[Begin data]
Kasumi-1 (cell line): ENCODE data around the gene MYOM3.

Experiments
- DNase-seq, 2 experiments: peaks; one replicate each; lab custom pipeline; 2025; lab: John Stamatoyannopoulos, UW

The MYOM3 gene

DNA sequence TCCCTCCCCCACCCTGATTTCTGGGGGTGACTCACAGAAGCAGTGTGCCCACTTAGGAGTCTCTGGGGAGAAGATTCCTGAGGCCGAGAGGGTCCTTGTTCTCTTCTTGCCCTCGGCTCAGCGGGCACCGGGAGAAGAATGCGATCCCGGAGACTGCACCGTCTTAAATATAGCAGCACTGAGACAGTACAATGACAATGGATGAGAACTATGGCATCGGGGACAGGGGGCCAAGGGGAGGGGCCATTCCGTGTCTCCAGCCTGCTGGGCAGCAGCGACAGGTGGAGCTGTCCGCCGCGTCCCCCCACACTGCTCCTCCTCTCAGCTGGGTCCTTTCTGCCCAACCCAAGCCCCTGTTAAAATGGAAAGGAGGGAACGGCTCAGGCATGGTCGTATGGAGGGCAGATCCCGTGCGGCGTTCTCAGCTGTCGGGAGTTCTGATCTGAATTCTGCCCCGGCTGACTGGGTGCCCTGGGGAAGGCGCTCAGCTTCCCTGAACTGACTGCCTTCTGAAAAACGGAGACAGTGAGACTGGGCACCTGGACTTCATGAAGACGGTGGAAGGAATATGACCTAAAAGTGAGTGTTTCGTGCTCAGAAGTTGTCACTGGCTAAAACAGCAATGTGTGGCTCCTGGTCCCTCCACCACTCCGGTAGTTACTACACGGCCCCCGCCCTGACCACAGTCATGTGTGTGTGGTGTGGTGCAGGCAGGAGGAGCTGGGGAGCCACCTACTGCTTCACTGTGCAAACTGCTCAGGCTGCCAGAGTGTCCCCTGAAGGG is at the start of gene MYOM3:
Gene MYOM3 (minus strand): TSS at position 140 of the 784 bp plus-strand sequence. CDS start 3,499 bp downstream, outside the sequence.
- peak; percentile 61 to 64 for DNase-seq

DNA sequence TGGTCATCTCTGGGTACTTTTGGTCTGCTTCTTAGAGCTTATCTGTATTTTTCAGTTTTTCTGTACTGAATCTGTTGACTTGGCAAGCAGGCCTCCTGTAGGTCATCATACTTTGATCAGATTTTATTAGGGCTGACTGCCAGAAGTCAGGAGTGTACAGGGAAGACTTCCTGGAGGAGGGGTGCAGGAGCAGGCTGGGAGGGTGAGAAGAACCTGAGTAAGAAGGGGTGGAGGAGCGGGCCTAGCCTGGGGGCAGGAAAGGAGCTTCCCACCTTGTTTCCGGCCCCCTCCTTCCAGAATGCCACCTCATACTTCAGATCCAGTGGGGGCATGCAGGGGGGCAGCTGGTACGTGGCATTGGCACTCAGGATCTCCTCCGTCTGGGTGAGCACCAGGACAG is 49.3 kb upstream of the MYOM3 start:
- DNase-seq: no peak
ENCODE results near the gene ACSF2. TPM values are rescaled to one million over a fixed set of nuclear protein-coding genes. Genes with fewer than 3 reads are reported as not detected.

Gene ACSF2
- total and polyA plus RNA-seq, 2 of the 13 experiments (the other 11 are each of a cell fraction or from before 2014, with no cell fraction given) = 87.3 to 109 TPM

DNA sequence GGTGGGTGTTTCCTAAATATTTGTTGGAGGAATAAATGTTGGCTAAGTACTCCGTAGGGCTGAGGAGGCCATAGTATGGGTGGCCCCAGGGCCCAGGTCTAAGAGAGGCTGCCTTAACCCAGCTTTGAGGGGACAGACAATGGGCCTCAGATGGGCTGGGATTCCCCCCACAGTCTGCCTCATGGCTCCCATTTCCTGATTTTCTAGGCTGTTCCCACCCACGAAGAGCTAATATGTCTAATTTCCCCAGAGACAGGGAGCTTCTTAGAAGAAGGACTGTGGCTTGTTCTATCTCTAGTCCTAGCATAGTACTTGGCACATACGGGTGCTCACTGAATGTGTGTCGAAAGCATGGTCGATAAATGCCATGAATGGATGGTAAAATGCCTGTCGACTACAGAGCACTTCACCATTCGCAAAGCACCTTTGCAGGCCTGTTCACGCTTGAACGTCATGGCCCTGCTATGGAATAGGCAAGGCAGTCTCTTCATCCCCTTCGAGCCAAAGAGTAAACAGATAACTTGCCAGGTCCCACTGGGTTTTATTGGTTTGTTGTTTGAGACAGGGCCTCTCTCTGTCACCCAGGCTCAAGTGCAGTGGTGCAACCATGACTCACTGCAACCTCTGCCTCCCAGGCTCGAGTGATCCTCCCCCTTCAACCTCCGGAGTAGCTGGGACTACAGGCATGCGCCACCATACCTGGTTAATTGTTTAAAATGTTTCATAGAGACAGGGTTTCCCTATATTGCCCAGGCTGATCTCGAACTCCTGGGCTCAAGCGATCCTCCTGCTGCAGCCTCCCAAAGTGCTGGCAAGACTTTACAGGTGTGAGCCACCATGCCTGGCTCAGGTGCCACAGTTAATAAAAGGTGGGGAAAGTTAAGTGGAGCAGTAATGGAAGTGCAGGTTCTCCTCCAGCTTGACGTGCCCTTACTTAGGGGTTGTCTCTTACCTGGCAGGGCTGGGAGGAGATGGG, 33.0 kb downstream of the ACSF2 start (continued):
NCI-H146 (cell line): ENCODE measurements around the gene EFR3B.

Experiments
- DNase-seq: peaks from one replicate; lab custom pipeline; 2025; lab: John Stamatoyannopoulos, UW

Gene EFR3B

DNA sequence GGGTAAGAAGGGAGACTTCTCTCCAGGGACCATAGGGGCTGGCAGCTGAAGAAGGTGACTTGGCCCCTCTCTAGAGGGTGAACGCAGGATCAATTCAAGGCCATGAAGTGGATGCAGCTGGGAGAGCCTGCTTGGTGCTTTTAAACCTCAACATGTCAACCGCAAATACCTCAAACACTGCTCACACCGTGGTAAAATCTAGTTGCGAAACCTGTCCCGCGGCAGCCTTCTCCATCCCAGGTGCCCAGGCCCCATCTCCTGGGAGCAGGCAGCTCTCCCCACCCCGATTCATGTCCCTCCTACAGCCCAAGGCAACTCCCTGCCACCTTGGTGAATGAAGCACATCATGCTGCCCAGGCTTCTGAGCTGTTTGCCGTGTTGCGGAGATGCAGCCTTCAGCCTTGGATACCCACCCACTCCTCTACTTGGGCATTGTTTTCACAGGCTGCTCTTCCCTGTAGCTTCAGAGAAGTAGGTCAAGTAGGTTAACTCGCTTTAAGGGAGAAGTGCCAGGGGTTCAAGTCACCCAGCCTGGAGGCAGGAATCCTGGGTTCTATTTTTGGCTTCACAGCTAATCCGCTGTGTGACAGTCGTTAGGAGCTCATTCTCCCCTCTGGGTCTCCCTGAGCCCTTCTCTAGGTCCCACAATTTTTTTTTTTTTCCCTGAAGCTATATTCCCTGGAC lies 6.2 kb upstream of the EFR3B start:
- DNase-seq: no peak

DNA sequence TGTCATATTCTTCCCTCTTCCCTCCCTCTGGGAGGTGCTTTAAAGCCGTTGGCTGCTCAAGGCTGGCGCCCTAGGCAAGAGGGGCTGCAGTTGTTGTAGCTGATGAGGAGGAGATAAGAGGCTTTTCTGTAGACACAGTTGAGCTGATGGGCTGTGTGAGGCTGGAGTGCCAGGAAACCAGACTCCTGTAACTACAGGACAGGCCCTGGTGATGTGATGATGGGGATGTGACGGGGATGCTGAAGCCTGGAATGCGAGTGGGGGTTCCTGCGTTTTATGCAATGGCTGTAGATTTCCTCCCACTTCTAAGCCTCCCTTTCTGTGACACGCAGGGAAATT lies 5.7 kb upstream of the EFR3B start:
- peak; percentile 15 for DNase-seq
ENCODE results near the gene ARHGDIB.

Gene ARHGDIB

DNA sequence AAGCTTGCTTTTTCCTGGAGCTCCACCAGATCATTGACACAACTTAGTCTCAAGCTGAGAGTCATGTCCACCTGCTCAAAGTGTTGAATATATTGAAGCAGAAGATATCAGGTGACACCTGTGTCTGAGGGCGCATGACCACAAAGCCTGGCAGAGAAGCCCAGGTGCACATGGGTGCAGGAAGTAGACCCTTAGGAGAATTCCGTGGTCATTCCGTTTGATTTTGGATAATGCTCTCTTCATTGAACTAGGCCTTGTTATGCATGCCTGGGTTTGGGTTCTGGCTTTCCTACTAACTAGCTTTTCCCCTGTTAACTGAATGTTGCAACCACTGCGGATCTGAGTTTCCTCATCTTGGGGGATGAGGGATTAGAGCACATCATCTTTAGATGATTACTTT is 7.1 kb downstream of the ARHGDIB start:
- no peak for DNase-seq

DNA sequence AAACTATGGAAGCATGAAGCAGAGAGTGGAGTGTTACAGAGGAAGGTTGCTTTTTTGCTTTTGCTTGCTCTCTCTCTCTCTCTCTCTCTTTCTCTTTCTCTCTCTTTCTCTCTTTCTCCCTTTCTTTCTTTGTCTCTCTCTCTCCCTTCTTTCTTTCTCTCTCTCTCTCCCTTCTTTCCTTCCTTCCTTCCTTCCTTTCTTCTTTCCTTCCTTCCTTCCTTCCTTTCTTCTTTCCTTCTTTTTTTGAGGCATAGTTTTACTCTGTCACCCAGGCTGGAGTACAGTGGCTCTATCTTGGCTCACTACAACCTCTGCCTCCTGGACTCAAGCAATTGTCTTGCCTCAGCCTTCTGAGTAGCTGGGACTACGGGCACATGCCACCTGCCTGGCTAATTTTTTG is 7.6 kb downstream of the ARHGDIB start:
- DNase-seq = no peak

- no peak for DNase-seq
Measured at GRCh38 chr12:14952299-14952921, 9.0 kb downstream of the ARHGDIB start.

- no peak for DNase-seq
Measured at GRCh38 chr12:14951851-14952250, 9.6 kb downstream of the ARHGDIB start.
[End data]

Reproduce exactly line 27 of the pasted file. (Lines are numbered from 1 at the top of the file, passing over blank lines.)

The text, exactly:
- DNase-seq = no peak